File #: Res 1783-2021    Version: * Name: Reimagining long-term care task force act. (S.598B and A.3922A)
Type: Resolution Status: Filed (End of Session)
Committee: Committee on Aging
On agenda: 11/10/2021
Enactment date: Law number:
Title: Resolution calling upon the New York State Senate to pass S.598B and for the Governor to sign S.598B/A.3922A, which would enact the "reimagining long-term care task force act" to create a task force to study the state of long-term care services in New York.
Sponsors: Margaret S. Chin, Farah N. Louis
Council Member Sponsors: 2
Attachments: 1. Res. No. 1783, 2. November 10, 2021 - Stated Meeting Agenda with Links to Files, 3. Hearing Transcript - Stated Meeting 11-10-21, 4. Committee Report 11/19/21, 5. Hearing Testimony 11/19/21, 6. Hearing Transcript 11/19/21
Date Ver.Prime SponsorAction ByActionResultAction DetailsMeeting DetailsMultimedia
12/31/2021*Margaret S. Chin City Council Filed (End of Session)  Action details Meeting details Not available
11/19/2021*Margaret S. Chin Committee on Aging Hearing Held by Committee  Action details Meeting details Not available
11/19/2021*Margaret S. Chin Committee on Aging Laid Over by Committee  Action details Meeting details Not available
11/10/2021*Margaret S. Chin City Council Referred to Comm by Council  Action details Meeting details Not available
11/10/2021*Margaret S. Chin City Council Introduced by Council  Action details Meeting details Not available

Res. No. 1783

 

Resolution calling upon the New York State Senate to pass S.598B and for the Governor to sign S.598B/A.3922A, which would enact the "reimagining long-term care task force act" to create a task force to study the state of long-term care services in New York.

 

By Council Members Chin and Louis

 

                     Whereas, As reported by the National Institute on Aging, long-term care includes a variety of services developed to meet an individual’s health or personal care needs, and these services can be provided in different settings including in facilities, such as nursing homes or adult day care centers, as well as within an individual’s home; and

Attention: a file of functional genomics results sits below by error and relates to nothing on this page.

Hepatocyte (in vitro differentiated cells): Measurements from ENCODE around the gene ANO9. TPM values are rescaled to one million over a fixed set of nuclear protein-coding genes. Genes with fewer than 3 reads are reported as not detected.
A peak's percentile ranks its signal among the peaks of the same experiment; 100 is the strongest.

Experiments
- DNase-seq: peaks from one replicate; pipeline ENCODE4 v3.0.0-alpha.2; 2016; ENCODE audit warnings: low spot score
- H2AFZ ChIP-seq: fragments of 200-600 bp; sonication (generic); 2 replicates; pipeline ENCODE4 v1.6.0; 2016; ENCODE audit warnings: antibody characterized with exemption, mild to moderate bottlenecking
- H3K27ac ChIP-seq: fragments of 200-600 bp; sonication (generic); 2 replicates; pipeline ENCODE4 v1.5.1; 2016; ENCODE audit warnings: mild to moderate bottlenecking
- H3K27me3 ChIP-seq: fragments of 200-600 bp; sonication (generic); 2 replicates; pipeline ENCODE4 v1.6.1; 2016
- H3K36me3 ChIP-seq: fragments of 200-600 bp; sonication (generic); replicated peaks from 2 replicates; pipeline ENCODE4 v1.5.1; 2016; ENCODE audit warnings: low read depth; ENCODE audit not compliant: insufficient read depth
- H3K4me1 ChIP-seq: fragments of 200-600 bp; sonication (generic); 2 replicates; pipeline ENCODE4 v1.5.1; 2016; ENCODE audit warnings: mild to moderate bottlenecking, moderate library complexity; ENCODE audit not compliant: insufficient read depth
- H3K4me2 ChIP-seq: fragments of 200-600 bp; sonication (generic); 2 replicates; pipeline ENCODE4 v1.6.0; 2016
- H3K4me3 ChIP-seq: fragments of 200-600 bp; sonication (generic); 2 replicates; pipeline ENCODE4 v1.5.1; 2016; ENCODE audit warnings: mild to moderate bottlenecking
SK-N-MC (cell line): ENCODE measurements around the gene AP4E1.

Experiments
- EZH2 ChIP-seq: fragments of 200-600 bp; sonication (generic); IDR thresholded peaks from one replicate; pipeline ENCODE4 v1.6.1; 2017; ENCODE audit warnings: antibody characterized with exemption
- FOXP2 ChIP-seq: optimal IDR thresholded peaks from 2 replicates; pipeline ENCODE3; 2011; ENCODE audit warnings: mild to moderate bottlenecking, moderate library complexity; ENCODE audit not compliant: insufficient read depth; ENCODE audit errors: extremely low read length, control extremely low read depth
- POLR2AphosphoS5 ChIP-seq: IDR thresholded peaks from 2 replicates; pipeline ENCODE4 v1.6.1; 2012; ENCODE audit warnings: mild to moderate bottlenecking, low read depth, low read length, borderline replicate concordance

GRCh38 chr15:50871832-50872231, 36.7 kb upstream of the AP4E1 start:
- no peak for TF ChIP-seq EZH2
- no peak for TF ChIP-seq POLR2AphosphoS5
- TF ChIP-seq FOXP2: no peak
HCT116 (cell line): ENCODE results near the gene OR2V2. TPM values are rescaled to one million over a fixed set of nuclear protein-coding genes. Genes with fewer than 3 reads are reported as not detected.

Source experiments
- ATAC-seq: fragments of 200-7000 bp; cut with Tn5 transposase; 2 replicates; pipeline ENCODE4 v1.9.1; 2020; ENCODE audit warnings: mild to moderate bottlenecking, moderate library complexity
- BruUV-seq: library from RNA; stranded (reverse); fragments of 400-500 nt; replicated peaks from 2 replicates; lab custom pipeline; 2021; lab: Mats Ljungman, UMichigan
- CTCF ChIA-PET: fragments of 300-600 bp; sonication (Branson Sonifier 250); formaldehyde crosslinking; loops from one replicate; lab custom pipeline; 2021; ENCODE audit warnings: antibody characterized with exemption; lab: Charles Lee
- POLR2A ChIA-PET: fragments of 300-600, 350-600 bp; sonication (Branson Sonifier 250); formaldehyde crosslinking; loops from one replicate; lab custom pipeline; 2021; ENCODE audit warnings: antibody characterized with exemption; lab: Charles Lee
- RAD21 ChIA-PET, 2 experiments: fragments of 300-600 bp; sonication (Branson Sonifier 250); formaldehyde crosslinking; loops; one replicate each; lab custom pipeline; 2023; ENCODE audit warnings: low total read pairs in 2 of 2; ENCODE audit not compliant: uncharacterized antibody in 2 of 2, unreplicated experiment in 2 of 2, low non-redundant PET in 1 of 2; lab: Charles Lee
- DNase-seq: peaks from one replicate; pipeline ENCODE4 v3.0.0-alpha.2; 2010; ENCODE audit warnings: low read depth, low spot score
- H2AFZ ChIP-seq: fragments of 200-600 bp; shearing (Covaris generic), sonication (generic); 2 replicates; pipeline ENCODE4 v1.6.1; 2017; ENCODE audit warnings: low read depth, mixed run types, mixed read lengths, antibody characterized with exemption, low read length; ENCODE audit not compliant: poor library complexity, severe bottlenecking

Whereas, On March 1, 2020, the first case of COVID-19 was reported in New York State (NYS), and within weeks of the first reported case, long-term care facilities became an epicenter of the outbreak; and

                     Whereas, On July 23, 2020, the New York Times reported that NYS ranked second in the nation among states with the highest number of known deaths in long-term care facilities and about 21 percent of all statewide COVID-19 related deaths occurred in a nursing home or long-term care facility; and

                     Whereas, While nursing home residents’ older age and compromised health make them more at risk to contract serious cases of COVID-19, many advocates contend that certain governmental policies such as a former NYS health directive which required nursing homes to accept patients with COVID-19 from the hospital, contributed to massive COVID-19 outbreaks in these facilities; and

                     Whereas, While the spread of the virus has been contained with the state having a COVID-19 infection rate below one percent for over one month, as reported by the Office of the Governor, there were a significant number of COVID-19 related deaths in NYS nursing homes, and as of September 17, 2020 there were 1,410 COVID-19 confirmed deaths in NYC nursing homes, according to the New York State Department of Health; and

                     Whereas, The significant loss of nursing home residents was just one of many challenges nursing home residents endured throughout this pandemic, as a New York Times Article reported that some nursing home facilities were evicting vulnerable patients to enroll more “profitable” patients with coronavirus; and